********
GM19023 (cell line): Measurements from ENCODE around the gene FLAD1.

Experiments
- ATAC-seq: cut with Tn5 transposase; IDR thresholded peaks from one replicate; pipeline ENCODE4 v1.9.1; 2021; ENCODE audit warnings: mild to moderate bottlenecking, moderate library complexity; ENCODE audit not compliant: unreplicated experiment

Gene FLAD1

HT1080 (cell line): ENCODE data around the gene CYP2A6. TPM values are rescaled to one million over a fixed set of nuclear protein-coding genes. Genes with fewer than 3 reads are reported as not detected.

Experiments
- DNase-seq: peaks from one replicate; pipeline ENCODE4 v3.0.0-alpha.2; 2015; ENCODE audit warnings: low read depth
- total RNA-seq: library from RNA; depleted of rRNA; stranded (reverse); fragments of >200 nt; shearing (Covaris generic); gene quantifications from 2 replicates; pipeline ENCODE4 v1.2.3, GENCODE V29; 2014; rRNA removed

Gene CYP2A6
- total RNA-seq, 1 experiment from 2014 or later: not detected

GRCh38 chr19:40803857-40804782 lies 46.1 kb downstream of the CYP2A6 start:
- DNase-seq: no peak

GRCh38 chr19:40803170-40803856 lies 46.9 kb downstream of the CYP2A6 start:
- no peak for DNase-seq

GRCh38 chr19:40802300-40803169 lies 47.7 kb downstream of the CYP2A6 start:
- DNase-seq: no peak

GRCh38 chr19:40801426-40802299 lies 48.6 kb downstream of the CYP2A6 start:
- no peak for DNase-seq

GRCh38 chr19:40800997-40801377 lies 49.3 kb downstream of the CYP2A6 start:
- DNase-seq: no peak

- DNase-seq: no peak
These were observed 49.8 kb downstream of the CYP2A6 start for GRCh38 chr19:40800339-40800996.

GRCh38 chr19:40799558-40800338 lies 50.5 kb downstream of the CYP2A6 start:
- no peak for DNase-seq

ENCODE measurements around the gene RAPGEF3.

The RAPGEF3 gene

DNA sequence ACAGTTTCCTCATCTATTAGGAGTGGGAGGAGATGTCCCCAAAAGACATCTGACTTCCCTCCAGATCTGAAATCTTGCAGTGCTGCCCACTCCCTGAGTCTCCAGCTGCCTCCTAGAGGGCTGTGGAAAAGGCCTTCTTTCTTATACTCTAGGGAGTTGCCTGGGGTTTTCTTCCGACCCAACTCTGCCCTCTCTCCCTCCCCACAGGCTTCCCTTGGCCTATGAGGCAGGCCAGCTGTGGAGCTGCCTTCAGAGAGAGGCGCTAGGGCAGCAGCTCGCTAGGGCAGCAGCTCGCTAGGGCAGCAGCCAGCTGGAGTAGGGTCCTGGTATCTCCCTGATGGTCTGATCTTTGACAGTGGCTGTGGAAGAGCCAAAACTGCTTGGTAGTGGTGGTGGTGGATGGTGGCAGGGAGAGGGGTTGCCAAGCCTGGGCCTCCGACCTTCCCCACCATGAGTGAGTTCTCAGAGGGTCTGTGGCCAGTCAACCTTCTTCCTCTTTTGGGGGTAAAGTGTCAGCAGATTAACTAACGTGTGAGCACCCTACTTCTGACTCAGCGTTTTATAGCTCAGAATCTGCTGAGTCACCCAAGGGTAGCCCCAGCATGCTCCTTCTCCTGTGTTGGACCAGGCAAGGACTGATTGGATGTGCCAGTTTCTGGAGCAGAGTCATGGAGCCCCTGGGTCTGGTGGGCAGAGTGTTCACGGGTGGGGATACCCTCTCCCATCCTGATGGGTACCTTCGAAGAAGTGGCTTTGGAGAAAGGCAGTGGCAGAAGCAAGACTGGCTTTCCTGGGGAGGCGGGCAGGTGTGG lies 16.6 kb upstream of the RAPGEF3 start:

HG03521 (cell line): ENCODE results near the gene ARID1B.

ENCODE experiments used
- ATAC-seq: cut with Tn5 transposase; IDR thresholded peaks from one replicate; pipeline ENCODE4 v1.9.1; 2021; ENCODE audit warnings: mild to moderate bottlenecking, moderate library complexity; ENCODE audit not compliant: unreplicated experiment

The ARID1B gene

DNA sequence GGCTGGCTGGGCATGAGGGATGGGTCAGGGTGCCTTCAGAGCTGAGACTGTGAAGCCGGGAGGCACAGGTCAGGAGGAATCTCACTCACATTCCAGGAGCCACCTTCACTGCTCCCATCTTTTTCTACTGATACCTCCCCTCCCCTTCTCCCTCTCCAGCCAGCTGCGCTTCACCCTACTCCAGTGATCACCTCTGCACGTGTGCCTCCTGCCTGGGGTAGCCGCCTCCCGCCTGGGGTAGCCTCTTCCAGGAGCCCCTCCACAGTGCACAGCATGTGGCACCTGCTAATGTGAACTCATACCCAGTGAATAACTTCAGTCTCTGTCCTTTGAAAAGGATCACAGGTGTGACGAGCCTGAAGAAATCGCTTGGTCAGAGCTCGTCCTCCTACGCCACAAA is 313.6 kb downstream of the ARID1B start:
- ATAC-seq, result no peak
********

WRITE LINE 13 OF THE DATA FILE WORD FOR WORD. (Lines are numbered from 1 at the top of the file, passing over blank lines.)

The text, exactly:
GRCh38 chr19:40803170-40803856 lies 46.9 kb downstream of the CYP2A6 start: